My first test of my new Phantom 3 was a cautious exercise just to get a feel for the controls. My second test was to fly fast in an open area and see how it moved with speed. My third test took place on the first calm day we’ve had in Oklahoma in a while. With winds calm, I decided the third test would be getting some real altitude for the first time.
In the US, the FAA has authority over all aircrafts. They’re in the process of setting official rules for using unmanned aerial vehicles such as my Phantom for commercial purposes, but the rules for hobby use are pretty simple and clear. Don’t fly near airports, don’t fly over crowded areas, always maintain visual contact with your aircraft, etc. Most relevant to this post: don’t fly over 400 feet.
400 feet may not sound like a lot, but it’s intimidating to fly that high at first. A small white quadcopter gets quite hard to see even when it’s right above you at that height. Oklahoma, as you know, is where the wind comes sweeping down the plains. At 400 feet, I was worried that sweeping wind would carry my quad all the way to Texas (and I wouldn’t wish Texas on anyone or anything). Finally, on this relatively calm day, I decided I’d take it up to maximum legal altitude.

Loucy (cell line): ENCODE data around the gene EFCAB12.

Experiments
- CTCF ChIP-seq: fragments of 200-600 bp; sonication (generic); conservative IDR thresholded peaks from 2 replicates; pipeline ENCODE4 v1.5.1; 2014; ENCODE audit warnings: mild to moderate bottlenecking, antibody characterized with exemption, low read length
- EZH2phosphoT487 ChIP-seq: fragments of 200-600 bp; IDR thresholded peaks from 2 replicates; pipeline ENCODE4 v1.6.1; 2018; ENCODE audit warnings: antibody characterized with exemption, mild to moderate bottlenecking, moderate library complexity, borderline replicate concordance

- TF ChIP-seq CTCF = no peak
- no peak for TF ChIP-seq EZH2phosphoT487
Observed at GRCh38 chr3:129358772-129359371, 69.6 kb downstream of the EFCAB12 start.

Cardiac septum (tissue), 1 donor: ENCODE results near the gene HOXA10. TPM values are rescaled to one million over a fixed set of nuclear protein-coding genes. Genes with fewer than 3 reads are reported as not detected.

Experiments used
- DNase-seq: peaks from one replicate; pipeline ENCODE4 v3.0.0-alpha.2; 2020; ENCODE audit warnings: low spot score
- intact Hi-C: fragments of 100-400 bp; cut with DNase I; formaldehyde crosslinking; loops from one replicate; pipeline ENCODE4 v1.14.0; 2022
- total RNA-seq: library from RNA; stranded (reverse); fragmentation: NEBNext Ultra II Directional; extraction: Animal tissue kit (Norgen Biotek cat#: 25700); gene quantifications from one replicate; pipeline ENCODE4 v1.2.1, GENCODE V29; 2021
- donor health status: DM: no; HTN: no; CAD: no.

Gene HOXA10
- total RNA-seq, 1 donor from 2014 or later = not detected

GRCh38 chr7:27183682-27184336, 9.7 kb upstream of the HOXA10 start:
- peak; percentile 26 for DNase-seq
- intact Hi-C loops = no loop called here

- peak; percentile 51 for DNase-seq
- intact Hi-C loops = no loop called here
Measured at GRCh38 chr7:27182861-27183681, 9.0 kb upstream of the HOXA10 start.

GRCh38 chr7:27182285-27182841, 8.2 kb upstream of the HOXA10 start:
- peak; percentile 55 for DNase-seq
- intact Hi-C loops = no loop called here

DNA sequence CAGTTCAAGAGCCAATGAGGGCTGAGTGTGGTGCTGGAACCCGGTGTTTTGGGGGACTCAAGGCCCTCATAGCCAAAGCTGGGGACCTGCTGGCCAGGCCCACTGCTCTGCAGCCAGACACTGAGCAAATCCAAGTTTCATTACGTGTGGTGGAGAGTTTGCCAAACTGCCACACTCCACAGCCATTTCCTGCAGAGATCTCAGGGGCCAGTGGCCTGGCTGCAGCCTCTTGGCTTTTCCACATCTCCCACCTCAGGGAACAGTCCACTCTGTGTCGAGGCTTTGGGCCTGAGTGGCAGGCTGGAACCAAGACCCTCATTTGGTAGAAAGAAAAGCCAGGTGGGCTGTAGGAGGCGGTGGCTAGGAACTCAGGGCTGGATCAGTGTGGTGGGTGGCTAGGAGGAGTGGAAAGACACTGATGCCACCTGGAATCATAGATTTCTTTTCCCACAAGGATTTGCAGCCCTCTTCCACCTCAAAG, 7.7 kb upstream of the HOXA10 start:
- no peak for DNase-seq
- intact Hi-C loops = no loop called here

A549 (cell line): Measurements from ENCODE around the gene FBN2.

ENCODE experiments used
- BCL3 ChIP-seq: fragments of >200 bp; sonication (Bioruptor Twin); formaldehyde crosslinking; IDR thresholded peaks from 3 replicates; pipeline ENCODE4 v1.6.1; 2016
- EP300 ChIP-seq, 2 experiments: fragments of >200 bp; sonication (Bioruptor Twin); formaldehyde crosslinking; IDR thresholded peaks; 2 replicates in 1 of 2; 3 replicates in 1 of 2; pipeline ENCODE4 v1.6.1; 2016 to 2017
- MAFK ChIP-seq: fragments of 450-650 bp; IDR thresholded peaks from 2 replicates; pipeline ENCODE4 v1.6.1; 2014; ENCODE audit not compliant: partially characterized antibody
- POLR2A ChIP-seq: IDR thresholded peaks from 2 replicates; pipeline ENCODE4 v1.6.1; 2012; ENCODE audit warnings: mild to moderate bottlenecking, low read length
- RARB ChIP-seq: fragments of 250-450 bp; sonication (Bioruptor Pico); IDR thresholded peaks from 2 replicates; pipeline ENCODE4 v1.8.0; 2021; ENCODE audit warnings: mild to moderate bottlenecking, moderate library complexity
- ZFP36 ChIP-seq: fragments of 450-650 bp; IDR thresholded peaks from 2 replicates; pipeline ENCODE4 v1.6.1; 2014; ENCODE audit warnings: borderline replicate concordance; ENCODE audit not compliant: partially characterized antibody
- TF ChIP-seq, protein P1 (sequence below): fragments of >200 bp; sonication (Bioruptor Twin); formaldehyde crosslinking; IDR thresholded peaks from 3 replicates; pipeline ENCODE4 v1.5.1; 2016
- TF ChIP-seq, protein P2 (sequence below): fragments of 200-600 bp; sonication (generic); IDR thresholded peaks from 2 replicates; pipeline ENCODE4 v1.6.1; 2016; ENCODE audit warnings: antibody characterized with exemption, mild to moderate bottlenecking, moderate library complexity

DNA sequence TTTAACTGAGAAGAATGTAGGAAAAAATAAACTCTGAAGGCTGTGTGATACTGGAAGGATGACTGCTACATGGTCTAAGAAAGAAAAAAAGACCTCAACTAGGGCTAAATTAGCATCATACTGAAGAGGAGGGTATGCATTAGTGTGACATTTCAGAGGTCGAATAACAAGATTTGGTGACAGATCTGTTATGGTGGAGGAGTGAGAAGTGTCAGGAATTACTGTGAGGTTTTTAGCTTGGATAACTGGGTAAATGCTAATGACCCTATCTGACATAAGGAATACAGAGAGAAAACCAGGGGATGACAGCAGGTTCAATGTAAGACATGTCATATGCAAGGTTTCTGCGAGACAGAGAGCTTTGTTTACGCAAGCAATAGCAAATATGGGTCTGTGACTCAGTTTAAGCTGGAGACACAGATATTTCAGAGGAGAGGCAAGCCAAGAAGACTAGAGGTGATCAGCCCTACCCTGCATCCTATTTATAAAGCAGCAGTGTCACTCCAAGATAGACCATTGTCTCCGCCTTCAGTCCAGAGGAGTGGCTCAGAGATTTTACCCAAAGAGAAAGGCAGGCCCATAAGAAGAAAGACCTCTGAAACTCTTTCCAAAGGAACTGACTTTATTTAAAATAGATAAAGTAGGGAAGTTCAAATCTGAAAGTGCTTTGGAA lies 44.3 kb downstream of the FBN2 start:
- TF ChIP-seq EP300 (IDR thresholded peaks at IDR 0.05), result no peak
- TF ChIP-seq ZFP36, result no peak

Being up high was exhilarating, but it made me much more cautious about all of my setup. After one flight up there, I realized it was going to be important to create a preflight checklist to make sure I was consistent with how I prepared myself, my transmitter, and my quad. Right now I only have version one of the checklist, and I know it’ll grow and change as I fly more. The basics:
- Check firmware on transmitter and Phantom
- Secure props
- Secure prop gaurds
- Remove gimbal guard
- Insert SD card in camera
- Attach iPad to transmitter
- Turn transmitter on
- GPS mode active
- Turn Phantom on
- Calibrate compass
- Visually inspect Phantom for obvious flaws
- Confirm GPS lock
- Confirm it’s safe to take off
- Hover for 20 seconds to confirm proper flight
On the back of the checklist, I have a key explaining all warning and indicator lighting meanings on the Phantom. I know them by memory, but it’s nice to have them for backup in case I blank out.